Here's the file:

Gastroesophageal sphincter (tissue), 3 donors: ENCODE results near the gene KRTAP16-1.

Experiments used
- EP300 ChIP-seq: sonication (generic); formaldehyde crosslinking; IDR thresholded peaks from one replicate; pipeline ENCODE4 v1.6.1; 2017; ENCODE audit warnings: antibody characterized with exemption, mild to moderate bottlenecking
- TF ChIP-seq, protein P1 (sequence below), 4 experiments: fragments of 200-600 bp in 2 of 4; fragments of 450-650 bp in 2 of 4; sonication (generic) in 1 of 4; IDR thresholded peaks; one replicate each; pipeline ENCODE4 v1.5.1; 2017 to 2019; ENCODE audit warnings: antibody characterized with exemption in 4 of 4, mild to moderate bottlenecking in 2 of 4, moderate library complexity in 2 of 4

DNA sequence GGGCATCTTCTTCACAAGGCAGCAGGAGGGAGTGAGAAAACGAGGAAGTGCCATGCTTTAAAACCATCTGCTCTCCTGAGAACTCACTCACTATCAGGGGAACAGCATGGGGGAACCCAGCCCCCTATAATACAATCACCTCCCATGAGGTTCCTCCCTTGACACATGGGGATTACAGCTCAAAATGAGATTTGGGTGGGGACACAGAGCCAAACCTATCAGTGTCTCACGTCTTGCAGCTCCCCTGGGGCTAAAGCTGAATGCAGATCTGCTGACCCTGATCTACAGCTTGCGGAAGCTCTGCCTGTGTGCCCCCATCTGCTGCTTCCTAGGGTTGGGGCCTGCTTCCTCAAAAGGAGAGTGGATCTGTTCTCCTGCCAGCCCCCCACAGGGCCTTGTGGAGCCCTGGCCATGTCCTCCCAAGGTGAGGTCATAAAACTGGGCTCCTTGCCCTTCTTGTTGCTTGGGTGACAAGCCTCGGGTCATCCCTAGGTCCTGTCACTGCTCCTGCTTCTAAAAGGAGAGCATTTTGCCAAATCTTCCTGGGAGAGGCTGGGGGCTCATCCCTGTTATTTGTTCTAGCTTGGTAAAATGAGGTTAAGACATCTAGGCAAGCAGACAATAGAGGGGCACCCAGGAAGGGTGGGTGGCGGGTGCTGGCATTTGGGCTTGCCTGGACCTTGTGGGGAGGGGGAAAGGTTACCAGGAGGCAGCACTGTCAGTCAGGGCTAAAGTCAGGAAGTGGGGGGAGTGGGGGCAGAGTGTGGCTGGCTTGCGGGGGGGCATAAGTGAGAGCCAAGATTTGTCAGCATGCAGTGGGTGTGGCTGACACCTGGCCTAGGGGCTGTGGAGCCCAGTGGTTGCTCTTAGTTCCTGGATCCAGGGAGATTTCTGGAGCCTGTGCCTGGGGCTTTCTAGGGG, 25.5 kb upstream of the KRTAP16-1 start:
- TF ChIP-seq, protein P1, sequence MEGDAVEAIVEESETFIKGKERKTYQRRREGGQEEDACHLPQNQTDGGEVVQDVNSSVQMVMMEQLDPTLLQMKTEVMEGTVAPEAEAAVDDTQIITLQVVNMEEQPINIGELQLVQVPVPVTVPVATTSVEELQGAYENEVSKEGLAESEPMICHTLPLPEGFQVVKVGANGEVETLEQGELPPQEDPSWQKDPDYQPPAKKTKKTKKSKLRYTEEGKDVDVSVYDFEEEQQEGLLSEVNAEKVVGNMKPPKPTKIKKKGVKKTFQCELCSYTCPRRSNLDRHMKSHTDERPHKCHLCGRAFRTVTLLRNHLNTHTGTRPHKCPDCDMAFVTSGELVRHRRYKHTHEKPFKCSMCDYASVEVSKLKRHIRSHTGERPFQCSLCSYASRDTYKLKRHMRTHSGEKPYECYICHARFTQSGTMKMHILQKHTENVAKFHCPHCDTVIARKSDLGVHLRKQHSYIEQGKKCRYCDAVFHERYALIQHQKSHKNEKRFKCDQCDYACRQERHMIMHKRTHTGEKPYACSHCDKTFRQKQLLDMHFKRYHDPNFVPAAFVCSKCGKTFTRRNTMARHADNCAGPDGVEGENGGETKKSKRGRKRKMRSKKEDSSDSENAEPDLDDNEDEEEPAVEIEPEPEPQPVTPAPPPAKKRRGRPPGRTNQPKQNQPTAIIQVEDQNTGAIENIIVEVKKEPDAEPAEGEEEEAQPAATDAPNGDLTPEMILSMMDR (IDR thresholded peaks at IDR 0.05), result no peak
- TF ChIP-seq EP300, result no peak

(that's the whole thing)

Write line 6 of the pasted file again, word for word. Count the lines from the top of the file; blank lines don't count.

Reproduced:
- TF ChIP-seq, protein P1, sequence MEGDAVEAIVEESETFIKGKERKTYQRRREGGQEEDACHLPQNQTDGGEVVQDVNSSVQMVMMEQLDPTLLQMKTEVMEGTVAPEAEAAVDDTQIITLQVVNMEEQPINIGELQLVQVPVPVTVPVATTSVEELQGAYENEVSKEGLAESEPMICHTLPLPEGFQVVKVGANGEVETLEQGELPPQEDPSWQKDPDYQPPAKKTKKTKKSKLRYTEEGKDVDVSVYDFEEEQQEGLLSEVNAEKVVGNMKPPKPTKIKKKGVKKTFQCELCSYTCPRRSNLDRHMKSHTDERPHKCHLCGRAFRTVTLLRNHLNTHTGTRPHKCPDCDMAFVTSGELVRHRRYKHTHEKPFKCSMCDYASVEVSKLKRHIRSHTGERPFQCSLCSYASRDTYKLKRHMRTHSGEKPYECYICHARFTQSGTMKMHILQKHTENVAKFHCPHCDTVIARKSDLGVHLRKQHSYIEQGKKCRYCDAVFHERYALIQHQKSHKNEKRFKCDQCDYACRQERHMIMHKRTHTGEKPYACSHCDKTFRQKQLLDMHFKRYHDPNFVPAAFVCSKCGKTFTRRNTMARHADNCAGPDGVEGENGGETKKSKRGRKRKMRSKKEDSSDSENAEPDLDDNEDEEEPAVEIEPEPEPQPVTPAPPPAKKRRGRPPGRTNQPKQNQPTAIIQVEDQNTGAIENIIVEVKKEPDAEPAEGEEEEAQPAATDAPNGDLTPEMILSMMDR (IDR thresholded peaks at IDR 0.05), result no peak